Millions of people are clambering for a full color e-reader, but it isn’t going to be a reality anytime soon. Various companies have spent a copious amount of money developing screen tech, but it failed to catch on. This is a shame because digital comics, magazines and newspapers would look glorious on a large screen color e-reader. There is a demand, people want it, but where in the world is color e-paper?
One of the only companies that went beyond proof of concept and actually made it in a commercial product was E Ink Triton 1 and Triton 2. E-Ink Triton 2 came out in 2013 and the big selling point was the added layer of film that will give customers a higher degree of contrast and better color display from the previous generation, which came out in 2010. Triton 1 had a grid of 2×2 pixels, red, green, blue, and white and used a square color filter array. Meanwhile, Triton 2 has the same color display, but instead of using square pixels it is using rectangular. It should give you 4096 degrees of color with 16 levels of each.
There was a few color e-readers that employed Triton 1 and Triton 2, most notably the Jetbook Color and the Hanvon. These devices all retailed for $400 to $600 and failed to catch on.
Qualcomm spent a copious amount of money and four years developing Mirasol technology. It was billed as an alternative existing Color e-Paper solutions on the market. It was based on IMOD (Interferometric MODulation), with MEMS structures at its core. This MEMS-based innovation is bistable & highly reflective, meaning the display itself can be seen in direct sunlight. There were only a handful of devices ever made, most notably the Kyobo e-reader sold in Korea. Qualcomm abandoned this tech for the e-reader space and tried to get smartphone and smartwatch companies to embrace it, but failed to do so.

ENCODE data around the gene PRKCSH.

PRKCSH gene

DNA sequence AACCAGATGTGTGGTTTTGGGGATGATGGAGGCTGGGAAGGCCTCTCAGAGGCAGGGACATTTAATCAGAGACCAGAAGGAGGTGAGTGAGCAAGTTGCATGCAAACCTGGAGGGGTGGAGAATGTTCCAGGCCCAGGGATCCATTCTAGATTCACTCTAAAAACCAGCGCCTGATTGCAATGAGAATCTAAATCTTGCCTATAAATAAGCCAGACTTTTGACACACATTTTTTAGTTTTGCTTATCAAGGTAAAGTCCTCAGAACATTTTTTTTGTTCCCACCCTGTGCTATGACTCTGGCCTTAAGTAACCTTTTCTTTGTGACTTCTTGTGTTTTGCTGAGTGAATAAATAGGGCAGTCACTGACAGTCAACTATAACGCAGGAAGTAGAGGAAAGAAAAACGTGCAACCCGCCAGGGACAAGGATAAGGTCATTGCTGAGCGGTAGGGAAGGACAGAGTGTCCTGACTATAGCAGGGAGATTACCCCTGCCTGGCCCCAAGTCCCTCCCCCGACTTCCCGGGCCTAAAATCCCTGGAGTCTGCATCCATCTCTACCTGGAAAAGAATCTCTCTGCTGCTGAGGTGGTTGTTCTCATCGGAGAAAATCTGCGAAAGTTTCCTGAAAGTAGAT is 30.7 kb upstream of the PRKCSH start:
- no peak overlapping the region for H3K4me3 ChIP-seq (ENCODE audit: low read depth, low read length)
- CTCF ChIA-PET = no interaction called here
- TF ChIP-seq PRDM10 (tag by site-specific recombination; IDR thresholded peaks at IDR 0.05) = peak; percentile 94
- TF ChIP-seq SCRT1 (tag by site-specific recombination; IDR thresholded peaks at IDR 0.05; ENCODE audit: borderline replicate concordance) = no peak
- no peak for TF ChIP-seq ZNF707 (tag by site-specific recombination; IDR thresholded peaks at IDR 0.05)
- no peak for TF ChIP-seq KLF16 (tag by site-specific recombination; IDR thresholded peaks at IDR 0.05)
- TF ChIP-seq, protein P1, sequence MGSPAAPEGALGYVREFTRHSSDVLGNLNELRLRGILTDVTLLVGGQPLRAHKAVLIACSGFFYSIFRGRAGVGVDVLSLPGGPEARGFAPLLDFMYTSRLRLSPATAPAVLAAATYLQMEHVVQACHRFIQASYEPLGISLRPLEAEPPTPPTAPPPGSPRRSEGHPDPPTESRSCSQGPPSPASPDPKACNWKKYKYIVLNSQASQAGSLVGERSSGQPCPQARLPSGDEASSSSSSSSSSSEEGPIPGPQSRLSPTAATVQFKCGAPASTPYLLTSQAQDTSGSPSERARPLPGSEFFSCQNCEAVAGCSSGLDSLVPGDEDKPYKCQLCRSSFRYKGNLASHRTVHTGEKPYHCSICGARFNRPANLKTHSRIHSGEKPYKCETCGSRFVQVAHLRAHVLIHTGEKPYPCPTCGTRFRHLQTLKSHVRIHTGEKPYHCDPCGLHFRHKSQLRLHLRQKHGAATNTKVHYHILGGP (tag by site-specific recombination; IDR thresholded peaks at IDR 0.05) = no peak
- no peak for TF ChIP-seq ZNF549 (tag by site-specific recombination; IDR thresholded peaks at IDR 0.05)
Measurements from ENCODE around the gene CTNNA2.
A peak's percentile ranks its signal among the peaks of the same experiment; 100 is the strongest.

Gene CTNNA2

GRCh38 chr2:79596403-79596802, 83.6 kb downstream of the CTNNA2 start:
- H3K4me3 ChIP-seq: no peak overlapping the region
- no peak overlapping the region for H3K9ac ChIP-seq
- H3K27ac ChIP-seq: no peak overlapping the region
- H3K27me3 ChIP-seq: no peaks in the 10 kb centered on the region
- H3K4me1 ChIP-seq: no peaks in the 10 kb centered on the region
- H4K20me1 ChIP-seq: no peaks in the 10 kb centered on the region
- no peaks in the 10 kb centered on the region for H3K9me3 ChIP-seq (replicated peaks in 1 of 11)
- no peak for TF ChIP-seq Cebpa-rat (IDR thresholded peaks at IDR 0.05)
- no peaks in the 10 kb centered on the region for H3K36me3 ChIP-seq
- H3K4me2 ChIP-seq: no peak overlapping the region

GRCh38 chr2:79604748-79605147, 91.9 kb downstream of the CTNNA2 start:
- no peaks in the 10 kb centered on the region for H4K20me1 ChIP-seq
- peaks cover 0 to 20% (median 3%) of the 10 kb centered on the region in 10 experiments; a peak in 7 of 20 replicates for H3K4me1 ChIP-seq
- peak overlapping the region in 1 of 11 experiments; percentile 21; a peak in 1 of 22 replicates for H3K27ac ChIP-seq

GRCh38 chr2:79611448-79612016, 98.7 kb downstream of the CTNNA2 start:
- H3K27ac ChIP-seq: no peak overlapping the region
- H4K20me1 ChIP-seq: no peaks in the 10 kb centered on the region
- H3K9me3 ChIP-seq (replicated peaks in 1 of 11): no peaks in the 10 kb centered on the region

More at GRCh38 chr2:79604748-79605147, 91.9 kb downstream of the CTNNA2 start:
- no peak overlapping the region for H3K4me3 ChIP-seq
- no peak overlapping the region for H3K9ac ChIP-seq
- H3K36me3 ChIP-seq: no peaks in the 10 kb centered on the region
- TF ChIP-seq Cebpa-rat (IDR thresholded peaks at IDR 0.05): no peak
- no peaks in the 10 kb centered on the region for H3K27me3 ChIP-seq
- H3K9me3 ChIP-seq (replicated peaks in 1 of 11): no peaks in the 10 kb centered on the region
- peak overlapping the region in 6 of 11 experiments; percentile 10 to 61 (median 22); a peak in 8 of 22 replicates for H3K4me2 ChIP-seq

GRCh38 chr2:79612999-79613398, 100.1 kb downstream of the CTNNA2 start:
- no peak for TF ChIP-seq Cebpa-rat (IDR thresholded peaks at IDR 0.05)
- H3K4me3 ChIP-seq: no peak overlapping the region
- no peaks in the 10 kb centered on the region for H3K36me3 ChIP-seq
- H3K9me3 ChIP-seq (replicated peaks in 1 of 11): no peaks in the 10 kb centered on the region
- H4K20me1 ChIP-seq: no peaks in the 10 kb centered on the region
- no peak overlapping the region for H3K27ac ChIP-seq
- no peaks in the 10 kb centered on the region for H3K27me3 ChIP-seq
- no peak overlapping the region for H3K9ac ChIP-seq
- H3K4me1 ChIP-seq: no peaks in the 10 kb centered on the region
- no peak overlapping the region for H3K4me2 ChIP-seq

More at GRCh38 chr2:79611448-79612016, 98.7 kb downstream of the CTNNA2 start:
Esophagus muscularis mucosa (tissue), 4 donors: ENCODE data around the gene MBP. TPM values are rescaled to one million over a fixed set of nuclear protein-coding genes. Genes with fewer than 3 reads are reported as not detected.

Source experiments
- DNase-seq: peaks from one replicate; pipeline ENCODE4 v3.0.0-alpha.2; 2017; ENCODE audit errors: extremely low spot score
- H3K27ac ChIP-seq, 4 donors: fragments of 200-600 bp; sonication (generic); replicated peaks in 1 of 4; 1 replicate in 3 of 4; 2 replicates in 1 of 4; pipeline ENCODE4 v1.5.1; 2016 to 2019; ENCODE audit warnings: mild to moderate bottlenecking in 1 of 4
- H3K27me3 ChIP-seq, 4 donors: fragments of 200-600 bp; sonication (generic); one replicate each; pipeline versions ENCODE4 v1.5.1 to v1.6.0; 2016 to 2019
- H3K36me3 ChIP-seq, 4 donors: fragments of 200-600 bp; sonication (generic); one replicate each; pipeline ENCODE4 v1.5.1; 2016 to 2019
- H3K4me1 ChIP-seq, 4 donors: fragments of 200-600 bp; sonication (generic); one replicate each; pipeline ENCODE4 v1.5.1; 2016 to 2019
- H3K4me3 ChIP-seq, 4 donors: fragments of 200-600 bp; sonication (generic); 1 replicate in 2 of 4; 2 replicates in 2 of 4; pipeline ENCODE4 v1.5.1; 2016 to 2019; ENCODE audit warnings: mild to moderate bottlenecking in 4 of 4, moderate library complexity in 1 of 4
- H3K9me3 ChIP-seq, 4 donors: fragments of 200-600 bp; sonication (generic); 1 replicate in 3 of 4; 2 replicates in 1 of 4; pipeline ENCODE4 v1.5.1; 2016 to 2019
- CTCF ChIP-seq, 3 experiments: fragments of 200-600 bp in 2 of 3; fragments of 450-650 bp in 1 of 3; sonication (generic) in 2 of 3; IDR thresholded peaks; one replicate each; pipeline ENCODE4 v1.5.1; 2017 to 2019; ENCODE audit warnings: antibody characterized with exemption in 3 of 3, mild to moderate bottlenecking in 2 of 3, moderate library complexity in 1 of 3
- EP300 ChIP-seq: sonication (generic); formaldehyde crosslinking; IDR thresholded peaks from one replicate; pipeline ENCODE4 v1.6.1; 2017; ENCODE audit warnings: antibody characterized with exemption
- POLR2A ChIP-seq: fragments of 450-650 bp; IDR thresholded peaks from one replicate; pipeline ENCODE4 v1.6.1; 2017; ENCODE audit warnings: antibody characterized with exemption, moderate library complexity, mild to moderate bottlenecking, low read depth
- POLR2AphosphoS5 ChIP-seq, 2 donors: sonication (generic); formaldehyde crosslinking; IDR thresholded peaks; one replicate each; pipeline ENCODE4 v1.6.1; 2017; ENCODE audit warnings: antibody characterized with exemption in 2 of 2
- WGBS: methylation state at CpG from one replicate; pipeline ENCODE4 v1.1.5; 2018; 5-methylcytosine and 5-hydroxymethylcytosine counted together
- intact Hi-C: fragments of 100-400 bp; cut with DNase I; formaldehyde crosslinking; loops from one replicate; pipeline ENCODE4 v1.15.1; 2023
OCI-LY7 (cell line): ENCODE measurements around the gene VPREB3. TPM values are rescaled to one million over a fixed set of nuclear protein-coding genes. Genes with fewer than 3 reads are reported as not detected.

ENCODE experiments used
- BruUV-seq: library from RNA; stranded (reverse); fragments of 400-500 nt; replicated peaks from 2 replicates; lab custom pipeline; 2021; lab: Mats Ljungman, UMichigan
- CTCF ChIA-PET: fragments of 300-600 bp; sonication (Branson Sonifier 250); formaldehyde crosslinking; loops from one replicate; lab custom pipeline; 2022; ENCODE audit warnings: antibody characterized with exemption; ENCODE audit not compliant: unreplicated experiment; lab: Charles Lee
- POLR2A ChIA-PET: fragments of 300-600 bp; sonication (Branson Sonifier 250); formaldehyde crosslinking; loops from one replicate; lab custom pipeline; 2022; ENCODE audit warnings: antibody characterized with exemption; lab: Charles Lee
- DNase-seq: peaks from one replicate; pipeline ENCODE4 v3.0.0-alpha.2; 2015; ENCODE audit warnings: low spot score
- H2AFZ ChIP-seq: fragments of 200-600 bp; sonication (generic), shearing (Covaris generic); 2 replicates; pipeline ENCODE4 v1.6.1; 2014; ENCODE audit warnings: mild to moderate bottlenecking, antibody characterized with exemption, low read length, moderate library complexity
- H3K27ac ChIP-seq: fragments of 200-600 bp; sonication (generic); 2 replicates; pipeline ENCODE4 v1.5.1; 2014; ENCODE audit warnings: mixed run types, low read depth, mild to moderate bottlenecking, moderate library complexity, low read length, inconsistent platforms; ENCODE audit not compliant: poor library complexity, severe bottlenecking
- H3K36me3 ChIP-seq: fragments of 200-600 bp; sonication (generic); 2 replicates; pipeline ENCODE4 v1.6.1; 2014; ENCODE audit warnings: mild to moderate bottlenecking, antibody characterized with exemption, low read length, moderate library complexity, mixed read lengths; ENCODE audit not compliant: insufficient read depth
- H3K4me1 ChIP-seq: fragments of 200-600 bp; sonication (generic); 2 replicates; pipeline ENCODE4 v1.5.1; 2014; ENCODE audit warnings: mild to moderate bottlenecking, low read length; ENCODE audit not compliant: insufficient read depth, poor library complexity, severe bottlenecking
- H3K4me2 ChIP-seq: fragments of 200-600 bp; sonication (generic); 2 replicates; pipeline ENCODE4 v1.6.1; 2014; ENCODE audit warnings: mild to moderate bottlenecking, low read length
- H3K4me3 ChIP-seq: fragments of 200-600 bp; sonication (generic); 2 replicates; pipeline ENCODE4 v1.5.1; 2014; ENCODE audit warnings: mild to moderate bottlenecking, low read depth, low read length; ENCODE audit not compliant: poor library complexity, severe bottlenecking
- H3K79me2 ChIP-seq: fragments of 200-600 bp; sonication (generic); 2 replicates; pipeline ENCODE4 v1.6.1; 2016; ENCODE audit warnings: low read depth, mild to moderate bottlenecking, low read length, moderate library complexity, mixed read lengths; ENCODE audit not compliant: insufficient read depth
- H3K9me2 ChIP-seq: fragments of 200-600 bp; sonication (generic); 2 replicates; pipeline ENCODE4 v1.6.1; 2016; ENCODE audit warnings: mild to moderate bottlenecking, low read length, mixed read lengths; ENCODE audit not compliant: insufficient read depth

There are a few color e-paper solutions on the horizon. Clearink has been developing their color tech for four years. In early 2018 they unveiled the first 1.32 inch color e-paper display with a 202 DPI screen, which is a dramatic increase from the 106 DPI prototype they announced last year. They also announced this model has a 30.4% more improved Color Gamut and it needs less power because they managed to incorporate a 5V battery, which is a 50% decrease from last year.
The big priority with Clearink right now is a full color 9.7 inch screen and the smaller one for wearables. They decided to cancel everything else they have been working on over the course of the past two years. Their core focus is to develop color screens for smart jewelry, watches and e-readers.
Clearink might be a reality in a few years, thanks to a timely investment. In early 2019, Lenovo gave Clearink a lifeline of several million dollars in CLEARink and the two companies have commenced joint development activities to develop the next generation of tablet devices. Lenovo has also joined CLEARink’s board of directors. Lenovo might even use Clearink tech in one of their upcoming products, since they have seen a ton of success with their C930 convertible tablet with an E-Ink keyboard.
Although Clearink has garnered all of the media attention, this has not stopped Onyx Boox from creating their own solution. The Onyx Youngy Boox is a new 10.7 inch e-reader that displays color. This device is utilizing a special Red, Green and Blue color filter applied on top of the E Ink Carta HD layer. The resolution is only 150 DPI because the requirements that greyscale and the color filter needs to display content. This device is primarily aimed at the educational sector and has a camera on the back to take pictures of homework and it also has a microphone and stereo speakers to playback lectures. It is only going to be made available in China and not internationally.